NASHVILLE — Guts, will, heart, nerve, grit, courage, desire.
For some athletes, these are just words. For Carson Fulmer, they are traits embedded in his DNA, chromosomes that helped make him one of the top college pitchers in baseball.
And later this season, you could be seeing this moxie on full display with the White Sox.
A fiery right-hander with the mettle of a tank, Fulmer guided Vanderbilt to a national title in 2014 and led them back to the College World Series championship in 2015 before losing to Virginia. Rick Hahn and company were ecstatic when he fell to them with the 8th pick of the first round of the MLB draft last June.
For a White Sox fanbase that loves players who take the field with steam coming out of their ears, Fulmer is straight out of central casting.
“He’s the strongest-willed kid we’ve had come through,” said Tim Corbin, Fulmer’s head coach at Vanderbilt. High praise considering Corbin has also coached All-Star pitchers David Price and Sonny Gray. “He’s the nicest, meanest kid I’ve ever seen from the standpoint of getting on the mound and competing on a level and not taking a backseat to any situation. I don’t think I’ve ever seen a kid go through his career quite like him and he did that his freshman year and up to his junior year and didn’t skip a beat. He was highly, highly competitive his freshman year, which is very unique to see.”
The White Sox love Fulmer's makeup as well as his arm. His fastball can touch the upper 90’s, he has a tremendous curveball and has been working on a changeup.
Standing 6-feet tall, he’s short for a major league pitcher, but what he lacks in height, he more than makes up for with nerve and relentlessness.
“To me, it was like Joe Frazier. He’d just keep coming and keep throwing punches,” Corbin said about Fulmer. “He might get hit, but he’s trying to go through you. He’s not trying to dance around you. He’s Jim Brown in a Cleveland Browns uniform and Joe Frazier with the gloves. He’s coming right for your chin and he’s trying to knock you out. He’s not trying to screw around. From that standpoint, I’ve seen few guys like that.”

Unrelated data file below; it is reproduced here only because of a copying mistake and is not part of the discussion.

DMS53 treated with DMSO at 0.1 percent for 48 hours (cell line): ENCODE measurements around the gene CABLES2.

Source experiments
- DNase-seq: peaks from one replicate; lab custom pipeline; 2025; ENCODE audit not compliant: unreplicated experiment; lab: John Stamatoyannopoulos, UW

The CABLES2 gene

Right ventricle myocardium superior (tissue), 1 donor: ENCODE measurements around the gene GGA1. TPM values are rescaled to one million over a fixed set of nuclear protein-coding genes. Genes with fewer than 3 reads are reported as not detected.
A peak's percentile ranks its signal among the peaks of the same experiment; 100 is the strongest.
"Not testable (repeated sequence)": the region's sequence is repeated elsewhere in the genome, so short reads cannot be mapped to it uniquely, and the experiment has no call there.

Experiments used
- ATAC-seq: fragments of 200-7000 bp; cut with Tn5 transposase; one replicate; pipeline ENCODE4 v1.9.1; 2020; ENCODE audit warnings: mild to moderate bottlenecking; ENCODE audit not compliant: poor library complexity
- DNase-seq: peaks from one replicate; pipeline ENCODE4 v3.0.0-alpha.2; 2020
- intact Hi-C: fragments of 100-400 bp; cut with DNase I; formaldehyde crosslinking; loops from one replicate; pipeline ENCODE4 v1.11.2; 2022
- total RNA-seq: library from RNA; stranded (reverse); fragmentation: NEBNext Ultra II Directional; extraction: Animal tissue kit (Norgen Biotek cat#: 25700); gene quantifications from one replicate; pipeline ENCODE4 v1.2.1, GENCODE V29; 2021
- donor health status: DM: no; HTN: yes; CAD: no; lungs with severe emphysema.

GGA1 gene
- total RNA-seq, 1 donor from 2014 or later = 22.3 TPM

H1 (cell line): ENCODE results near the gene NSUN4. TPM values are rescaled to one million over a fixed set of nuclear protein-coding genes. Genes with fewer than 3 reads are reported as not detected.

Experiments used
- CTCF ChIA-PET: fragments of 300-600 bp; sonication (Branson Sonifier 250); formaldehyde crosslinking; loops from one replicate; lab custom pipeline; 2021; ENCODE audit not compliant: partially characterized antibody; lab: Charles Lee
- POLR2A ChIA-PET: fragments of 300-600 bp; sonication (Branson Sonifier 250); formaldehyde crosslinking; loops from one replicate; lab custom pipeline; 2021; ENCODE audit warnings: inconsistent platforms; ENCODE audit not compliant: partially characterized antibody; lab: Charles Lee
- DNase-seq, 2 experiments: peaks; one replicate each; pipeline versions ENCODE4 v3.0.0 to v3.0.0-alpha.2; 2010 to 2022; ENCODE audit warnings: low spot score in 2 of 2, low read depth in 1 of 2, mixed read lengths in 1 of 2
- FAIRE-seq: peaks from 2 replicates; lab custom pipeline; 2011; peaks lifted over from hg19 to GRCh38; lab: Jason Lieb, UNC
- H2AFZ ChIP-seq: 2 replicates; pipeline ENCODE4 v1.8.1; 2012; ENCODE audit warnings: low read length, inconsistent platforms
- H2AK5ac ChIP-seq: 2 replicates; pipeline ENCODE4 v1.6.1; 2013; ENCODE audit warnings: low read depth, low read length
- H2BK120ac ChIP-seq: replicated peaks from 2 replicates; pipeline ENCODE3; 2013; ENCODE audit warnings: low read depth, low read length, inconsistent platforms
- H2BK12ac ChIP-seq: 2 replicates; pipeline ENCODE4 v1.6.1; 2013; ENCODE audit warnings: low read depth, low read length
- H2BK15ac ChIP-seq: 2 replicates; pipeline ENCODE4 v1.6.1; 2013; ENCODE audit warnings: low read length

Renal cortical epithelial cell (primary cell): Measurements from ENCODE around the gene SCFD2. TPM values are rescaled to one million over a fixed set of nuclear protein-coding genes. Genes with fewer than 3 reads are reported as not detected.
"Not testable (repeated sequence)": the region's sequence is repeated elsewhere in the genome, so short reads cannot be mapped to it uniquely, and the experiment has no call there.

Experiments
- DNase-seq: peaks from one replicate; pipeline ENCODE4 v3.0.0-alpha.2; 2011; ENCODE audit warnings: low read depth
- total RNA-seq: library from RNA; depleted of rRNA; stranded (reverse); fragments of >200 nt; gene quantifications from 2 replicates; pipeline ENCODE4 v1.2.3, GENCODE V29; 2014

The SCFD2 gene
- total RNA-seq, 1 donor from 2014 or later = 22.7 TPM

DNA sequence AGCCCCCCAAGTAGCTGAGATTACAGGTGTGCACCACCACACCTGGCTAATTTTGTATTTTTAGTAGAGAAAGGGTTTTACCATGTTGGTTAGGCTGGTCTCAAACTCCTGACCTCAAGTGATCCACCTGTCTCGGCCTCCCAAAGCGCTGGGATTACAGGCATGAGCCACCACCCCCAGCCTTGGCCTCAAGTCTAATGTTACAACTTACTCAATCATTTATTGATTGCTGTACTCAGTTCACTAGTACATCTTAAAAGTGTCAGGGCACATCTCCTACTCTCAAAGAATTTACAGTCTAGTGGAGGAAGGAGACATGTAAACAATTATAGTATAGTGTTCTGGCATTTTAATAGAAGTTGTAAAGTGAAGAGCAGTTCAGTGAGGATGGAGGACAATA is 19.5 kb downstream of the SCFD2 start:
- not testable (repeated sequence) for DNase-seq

For three seasons, Corbin witnessed this competitive streak that rages inside Fulmer.
[NBC SHOP: Gear up, White Sox fans!]
One of the best examples came when Corbin went to pull him in the sixth inning of the deciding game of the 2014 national championship series.
Fulmer had given up one earned run over 5.1 innings, but Corbin wanted to bring in a reliever.
“I ask for the ball and he turns his back on me,” Corbin recalled. “I said, 'Carson you’ve got to give me the ball. I’m bringing in Hayden Stone.'”
Fulmer shook his head no.
“I said, 'Carson, he’s running out to the field right now, I need the ball.' He says, ‘I’m not giving you the ball.’ And I said, ‘Well, you can give it to Haden.,”
So Fulmer took the ball and reluctantly handed it over to his teammate.
When Corbin returned to the dugout, he couldn’t find Fulmer anywhere. Moments later, the Vandy coach went to use the bathroom, but was stopped by a police officer.
“What’s the matter?” Corbin asked.
“You can’t go in the bathroom right now,” said the police officer.
The officer looked at Corbin and said all he needed to know:
“The person you just pulled out of the game is in there and if you go in there, he’ll kick your butt.”
The White Sox aren't sure yet if Fulmer will be a major league starter or reliever, but whenever he takes the mound in the big leagues, there's one thing they already do know:
He's a fighter.
And there’s nothing wrong with that.